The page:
The world's number one PC manufacturer Lenovo has announced that a replacement Start button for Windows 8 will be installed on many of its devices, beginning in the next few weeks.
Windows 8 has struggled to make an impact in businesses, in part because its interface is so different from what went before. The tiled GUI is designed to work across a variety of devices including touch screen tablets, but for many traditional users on PCs and laptops it has proved too much of a learning curve.
The most common moan about Windows 8 is the lack of the Start button, which has been a recognisable feature of all versions of Microsoft's operating system since Windows 95. For mouse users, launching the equivalent of Start now involves clicking at the bottom of the screen or loading the charms bar, both of which are much less intuitive than the Start button - and being intuitive is what GUI design is all about.
Microsoft has bowed to the inevitable and brought back a version of the Start button in Windows 8.1 which is due for release on 18th October. Back in May Redmond announced that the Start button will be returning as a "tip".
However, many were disappointed to learn that rather than activating the menus that the Start button did in previous versions, the new Start tip will instead take users to their Start screen.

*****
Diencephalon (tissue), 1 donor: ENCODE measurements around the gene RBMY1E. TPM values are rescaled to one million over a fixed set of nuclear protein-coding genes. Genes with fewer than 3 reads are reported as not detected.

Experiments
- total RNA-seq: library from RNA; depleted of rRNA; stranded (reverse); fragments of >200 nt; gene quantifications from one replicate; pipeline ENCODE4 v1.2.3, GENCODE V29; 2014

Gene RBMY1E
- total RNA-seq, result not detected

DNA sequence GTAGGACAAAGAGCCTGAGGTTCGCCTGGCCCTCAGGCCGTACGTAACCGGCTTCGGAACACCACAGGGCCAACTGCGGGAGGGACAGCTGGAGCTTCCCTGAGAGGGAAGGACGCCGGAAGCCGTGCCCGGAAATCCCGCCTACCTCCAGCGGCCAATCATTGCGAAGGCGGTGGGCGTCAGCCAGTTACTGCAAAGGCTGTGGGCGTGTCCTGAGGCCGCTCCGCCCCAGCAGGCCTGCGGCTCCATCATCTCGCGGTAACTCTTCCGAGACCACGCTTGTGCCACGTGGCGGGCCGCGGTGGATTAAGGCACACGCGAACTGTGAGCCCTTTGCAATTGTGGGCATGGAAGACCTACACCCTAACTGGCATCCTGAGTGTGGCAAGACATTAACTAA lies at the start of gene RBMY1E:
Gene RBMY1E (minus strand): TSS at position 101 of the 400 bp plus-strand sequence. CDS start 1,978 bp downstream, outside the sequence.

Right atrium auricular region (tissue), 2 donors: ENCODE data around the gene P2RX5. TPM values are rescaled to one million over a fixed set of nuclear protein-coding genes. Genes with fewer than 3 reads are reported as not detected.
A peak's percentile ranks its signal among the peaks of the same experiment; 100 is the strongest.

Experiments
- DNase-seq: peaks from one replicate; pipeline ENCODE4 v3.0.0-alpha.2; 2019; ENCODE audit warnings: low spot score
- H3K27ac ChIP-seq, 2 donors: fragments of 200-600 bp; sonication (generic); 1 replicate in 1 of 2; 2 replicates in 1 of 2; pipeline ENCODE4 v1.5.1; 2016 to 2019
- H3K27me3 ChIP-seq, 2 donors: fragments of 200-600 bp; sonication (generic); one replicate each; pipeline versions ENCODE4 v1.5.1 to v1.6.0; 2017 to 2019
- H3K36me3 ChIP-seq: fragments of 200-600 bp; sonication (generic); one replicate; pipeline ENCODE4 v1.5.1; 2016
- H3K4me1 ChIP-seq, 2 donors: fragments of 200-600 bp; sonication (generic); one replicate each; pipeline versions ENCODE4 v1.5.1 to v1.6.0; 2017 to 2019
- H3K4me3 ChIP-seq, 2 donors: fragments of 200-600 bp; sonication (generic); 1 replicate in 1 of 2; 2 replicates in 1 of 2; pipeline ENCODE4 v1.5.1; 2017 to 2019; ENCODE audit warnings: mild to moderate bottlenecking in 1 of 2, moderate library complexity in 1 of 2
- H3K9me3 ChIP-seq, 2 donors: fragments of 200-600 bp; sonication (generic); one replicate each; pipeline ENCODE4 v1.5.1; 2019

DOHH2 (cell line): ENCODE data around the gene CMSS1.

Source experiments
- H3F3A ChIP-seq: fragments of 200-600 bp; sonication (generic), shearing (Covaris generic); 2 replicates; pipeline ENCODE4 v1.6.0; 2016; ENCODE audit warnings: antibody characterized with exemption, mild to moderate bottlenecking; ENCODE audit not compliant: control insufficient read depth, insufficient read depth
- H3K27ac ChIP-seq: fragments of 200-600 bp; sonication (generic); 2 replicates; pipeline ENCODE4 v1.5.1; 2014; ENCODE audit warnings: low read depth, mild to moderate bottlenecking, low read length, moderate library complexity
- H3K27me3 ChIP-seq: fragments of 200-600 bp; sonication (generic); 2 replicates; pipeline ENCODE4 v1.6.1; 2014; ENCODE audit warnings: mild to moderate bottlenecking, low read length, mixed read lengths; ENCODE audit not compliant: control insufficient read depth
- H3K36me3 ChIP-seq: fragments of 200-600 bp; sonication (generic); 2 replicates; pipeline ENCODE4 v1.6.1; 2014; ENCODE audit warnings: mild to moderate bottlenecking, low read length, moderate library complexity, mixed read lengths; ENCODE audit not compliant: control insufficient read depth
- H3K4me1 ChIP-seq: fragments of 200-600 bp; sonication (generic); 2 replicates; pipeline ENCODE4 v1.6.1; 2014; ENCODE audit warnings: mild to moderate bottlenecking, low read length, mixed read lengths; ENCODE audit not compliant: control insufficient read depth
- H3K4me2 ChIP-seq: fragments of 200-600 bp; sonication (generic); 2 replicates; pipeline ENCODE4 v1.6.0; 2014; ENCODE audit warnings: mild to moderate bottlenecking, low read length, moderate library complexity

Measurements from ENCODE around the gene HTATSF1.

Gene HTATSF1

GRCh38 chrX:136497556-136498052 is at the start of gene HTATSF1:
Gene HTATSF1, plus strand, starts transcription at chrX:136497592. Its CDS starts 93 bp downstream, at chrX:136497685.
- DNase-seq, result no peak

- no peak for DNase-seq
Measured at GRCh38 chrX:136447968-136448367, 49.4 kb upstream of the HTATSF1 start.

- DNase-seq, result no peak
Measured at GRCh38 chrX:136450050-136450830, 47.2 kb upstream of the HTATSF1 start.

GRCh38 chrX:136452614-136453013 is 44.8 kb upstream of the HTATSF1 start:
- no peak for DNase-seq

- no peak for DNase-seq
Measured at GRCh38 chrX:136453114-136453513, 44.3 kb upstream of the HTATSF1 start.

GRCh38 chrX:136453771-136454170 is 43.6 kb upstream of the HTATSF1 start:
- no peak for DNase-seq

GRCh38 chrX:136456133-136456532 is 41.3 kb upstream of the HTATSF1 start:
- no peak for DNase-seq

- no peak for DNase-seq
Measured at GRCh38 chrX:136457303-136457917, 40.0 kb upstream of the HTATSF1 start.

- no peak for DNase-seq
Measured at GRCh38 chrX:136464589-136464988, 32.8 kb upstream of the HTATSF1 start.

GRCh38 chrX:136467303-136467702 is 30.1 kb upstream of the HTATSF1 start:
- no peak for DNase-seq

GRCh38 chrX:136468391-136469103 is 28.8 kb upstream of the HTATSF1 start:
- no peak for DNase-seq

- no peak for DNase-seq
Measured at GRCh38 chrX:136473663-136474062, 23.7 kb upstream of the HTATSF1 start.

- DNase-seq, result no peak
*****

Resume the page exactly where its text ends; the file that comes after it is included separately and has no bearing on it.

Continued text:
But Chinese device manufacturing giant Lenovo has seemingly decided that this is not enough, and is to start preloading some of its Windows 8 devices with a Start replacement by startup SweetLabs, which announced its partnership with Leonovo at an Intel Capital conference yesterday.
The Pokki start menu will start appearing on new Lenovo devices shortly, with the IdeaPad and ThinkPad laptop ranges and IdeaCentre PCs thought to be first in line. However, Pokki is far from just a button. SweetLabs, which is backed by Intel, runs its own appstore and Pokki will provide access to these apps, including PC applications and social media apps, as well many already available in Windows' own appstore. Thirteen languages are already supported.
SweetLabs co-founder Chester Ng said the company has already seen millions of downloads of Pokki on Windows 8. SweetLabs' app distribution capability is "how we help OEMs make more money," he told Bloomberg.
Indeed, some commentaters have already noted that Pokki nags users to install apps from the firm's store.
It is possible, therefore, that rather than being relieved to find a simple replacement front door to Windows 8, users will find Pokki to be the equivalent of a bustling market, complete with pushy salesmen, parked in the front hallway.